"Of all the griefs that harass the distrest, sure the most bitter is a scornful jest." ˜ Samuel Johnson; English author
According to the Random House Dictionary, to harass means "to disturb persistently; torment, as with troubles or cares; bother continually; pester; persecute." In the courts today, there are numerous forms of harassment cases. Certainly, sexual harassment is the one people hear about most often. It is one of the most serious forms of harassment as well. It may also be one of the hardest to prove.
When someone makes lewd advances, either with words or gestures, toward another who clearly shows their disapproval, it is sexual harassment if they repeat the behavior. It does not have to be of a physical nature.
Harassment no longer means what it did to the older generation. Repetitive annoying behavior is now illegal in certain situations, whether they pose a physical threat to the victim or not. We now know that victims of harassment suffer emotionally, and it can be as devastating as physical suffering.
Most people will honestly tell you that they are annoyed and bothered daily, either by other people, inanimate objects or by certain situations. Small children pester their parents. Parents annoy their adult children. Escalating violence on the news is bothersome. Buses and trains that are consistently late are enough to make people want to scream.
However, these situations are a part of life, and most people deal with it and get on with the business of living. When someone annoys, pesters or torments you to the point where you are at a loss as to how to stop it, when it is making you miserable day in and day out, that is crossing the line and is the perfect example of harassment that has gone too far.
Young children are victims of harassment, in the form of a bully. Bullies pick their target, another child they know will be easy to pick on, tease and scare easily. Once a bully sees that their victim is petrified, their harassing behavior escalates. Bullies in school continue to torment until a school official, or a parent intervenes on the child's behalf.
Bullies in the workplace are harder to deal with because as adults we believe we can take it. In addition, we may put up with it if the bully is our superior, for fear of losing our jobs if we complain about it. A harsh word of warning to the bully's superior will usually stop it, but there are those times when you need to get outside help.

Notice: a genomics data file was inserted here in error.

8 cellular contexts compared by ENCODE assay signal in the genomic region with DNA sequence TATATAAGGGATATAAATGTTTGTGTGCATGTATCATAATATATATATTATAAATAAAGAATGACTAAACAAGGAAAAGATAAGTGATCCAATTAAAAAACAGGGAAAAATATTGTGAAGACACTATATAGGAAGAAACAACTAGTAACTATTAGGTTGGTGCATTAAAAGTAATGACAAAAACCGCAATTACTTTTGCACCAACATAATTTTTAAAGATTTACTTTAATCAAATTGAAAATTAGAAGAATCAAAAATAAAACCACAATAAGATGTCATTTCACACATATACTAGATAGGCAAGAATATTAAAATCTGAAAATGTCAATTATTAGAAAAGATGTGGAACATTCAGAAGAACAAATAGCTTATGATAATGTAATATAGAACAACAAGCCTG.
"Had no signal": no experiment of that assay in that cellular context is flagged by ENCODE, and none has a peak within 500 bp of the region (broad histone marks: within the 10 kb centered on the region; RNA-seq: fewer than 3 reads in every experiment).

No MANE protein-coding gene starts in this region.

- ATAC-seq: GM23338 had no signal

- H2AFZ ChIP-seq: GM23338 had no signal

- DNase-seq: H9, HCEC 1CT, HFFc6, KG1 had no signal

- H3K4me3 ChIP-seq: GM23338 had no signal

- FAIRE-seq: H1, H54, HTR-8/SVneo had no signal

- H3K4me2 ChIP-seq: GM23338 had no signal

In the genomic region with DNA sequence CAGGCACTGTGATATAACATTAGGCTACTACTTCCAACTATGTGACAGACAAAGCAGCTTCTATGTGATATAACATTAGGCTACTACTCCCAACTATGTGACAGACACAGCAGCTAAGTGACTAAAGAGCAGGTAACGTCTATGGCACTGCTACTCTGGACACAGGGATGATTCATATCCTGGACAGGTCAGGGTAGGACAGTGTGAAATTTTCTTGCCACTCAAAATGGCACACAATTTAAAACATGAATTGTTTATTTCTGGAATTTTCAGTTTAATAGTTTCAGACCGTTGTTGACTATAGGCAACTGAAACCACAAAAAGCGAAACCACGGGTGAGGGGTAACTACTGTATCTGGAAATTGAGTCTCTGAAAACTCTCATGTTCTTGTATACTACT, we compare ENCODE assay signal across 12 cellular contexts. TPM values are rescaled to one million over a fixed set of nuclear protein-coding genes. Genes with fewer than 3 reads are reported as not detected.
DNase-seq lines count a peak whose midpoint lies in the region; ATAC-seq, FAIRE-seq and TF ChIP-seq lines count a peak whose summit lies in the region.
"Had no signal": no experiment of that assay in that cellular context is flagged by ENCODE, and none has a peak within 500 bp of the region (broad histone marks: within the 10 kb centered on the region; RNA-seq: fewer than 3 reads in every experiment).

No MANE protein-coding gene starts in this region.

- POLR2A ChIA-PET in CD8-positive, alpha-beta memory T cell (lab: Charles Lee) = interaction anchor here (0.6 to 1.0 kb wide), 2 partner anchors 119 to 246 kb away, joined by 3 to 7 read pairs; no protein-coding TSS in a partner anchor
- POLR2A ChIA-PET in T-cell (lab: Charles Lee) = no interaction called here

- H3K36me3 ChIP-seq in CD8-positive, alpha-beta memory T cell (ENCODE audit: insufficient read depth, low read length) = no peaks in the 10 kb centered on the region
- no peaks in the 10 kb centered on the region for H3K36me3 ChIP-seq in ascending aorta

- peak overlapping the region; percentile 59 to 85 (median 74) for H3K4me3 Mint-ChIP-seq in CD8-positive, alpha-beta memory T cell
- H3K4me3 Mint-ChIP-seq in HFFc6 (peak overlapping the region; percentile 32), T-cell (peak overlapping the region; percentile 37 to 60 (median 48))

When a co-worker's behavior toward you begins to affect your work performance, or causes you to dread going to work every day, then you have to report this to someone in authority above both of you. If, after you take this step, nothing changes, you may have a case of harassment, and the best thing to do would be to consult a lawyer. You will need to prove that you did nothing to warrant this co-worker's behavior, which only involves others stating that you were doing your job.
No one has the right to make you feel inferior or to make you afraid to come to work, just as bullies do not have the right to make children fake sick because they cannot face another day of teasing. If parents go to the school to complain about the bullying, but school officials do nothing to stop it after that, parents need to look into their legal rights. Usually, sending the harassed child to a counselor to discuss how it makes them feel is enough to prove harassment.
Everyone at some time in their lives has experienced problems with their neighbors. Neighbors argue over issues with their children, their dogs, excessive noise and, more recently, there are squabbles over parking spaces. Usually in the cases of fighting children, these problems resolve themselves. That is because children forgive and forget quicker and easier than adults do, and the children will be playing with each other in no time.
Years ago, neighbors would usually settle their differences by fighting it out in the streets, either verbally or physically, and that ended it because one neighbor would usually win the fight. They may not speak to each other ever again, but there would not be any more scuffles.
With so many things to disagree on today, neighbors will usually think of ways to try to force each other into moving out. They may tease your dog, throw snow on the spot you plowed for your car or they may play their music deliberately loud. Many of these things can be resolved if you complain to a city official and find out what is, and is not, against the law where you live. You may be able to claim harassment if you have had to file several times, and you if have proof, either in the form of pictures, videotapes or audio tapes.
If we all went to court for anyone or anything that ever bothered us, the majority of us would spend our lives in the courtroom. People need to know, however, that there are people who live to harass others. We need to know at what point harassment replaces annoyance.
Here are a few ways to spot harassment. If someone is doing any of the following to you, you should speak to a law enforcement agency about ways to stop it:
Unfortunately, some people who were bullies as children become bullies as adults. Since they encounter too many people who are afraid of them, they might be able to bully their way into a good job. These people poison companies, but they somehow manage to stick around. Luckily, you don't have to put up with them.
A victim of workplace harassment may not feel comfortable speaking to a supervisor, but there is no reason to be nervous when it comes to protecting your rights. By not reporting harassment, you are giving the harasser even more power.